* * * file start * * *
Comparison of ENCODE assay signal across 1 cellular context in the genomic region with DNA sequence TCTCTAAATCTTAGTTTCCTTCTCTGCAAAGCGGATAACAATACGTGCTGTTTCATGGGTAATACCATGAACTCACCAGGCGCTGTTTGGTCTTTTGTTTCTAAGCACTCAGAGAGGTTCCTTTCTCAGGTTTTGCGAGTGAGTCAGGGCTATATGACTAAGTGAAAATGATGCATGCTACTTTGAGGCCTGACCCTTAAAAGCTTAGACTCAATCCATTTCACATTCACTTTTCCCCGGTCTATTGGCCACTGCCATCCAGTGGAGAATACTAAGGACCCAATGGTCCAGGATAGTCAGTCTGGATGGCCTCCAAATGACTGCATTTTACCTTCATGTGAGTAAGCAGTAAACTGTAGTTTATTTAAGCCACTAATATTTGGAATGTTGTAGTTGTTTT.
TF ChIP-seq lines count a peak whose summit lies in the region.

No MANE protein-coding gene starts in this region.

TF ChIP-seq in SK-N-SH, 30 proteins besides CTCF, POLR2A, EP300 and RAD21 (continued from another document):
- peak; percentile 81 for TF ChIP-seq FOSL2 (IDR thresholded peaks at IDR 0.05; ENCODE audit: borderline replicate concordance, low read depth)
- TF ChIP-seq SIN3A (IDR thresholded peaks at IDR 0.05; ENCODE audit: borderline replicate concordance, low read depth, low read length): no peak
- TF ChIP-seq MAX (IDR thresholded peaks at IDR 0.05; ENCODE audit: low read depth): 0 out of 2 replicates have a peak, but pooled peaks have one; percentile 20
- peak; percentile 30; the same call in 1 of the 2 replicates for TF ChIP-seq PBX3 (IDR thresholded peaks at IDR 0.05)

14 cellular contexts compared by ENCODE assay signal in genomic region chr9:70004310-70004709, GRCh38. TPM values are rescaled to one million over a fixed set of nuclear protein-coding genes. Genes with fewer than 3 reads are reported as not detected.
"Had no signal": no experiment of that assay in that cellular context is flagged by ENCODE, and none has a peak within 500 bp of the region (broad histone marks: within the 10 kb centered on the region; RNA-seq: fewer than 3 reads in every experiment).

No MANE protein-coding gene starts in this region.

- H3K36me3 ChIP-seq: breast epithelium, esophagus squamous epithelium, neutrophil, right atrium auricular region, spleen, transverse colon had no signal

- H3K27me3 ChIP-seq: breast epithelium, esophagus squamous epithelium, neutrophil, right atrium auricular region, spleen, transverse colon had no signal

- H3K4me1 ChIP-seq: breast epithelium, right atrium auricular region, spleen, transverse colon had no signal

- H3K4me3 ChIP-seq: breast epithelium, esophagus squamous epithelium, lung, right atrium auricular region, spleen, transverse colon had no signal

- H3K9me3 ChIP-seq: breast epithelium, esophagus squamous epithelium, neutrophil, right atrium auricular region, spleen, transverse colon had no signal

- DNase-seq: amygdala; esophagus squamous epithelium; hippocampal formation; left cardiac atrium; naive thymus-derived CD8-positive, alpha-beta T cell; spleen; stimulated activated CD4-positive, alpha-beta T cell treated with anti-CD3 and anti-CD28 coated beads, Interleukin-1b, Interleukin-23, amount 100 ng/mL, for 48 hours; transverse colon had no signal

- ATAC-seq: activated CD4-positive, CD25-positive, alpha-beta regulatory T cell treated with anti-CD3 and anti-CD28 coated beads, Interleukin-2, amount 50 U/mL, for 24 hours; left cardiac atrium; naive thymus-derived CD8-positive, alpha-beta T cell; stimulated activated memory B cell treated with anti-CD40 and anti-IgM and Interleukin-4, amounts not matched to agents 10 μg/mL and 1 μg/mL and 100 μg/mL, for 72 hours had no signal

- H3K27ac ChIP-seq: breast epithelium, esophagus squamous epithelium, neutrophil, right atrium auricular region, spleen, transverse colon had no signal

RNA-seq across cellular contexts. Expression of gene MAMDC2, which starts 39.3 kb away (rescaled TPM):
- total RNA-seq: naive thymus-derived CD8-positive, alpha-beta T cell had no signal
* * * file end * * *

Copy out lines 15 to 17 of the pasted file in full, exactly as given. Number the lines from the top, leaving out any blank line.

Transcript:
- H3K4me3 ChIP-seq: breast epithelium, esophagus squamous epithelium, lung, right atrium auricular region, spleen, transverse colon had no signal

- H3K9me3 ChIP-seq: breast epithelium, esophagus squamous epithelium, neutrophil, right atrium auricular region, spleen, transverse colon had no signal

- DNase-seq: amygdala; esophagus squamous epithelium; hippocampal formation; left cardiac atrium; naive thymus-derived CD8-positive, alpha-beta T cell; spleen; stimulated activated CD4-positive, alpha-beta T cell treated with anti-CD3 and anti-CD28 coated beads, Interleukin-1b, Interleukin-23, amount 100 ng/mL, for 48 hours; transverse colon had no signal